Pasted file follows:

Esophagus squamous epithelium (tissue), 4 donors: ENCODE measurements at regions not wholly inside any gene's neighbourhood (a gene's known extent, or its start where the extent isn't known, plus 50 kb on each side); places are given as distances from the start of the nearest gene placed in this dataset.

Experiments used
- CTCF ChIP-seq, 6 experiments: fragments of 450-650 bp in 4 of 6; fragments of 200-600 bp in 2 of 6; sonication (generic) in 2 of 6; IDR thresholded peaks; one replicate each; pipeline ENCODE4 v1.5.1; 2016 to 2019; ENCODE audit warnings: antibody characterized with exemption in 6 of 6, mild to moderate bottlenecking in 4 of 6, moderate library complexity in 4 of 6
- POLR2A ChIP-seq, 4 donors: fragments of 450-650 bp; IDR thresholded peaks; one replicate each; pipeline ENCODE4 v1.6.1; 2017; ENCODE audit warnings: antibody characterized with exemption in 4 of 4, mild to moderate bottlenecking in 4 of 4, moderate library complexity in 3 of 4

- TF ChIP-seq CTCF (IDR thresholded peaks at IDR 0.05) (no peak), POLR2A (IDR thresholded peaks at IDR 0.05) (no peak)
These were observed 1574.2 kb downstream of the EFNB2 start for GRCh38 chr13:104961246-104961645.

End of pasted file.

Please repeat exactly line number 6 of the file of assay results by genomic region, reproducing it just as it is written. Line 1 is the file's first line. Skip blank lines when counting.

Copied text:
These were observed 1574.2 kb downstream of the EFNB2 start for GRCh38 chr13:104961246-104961645.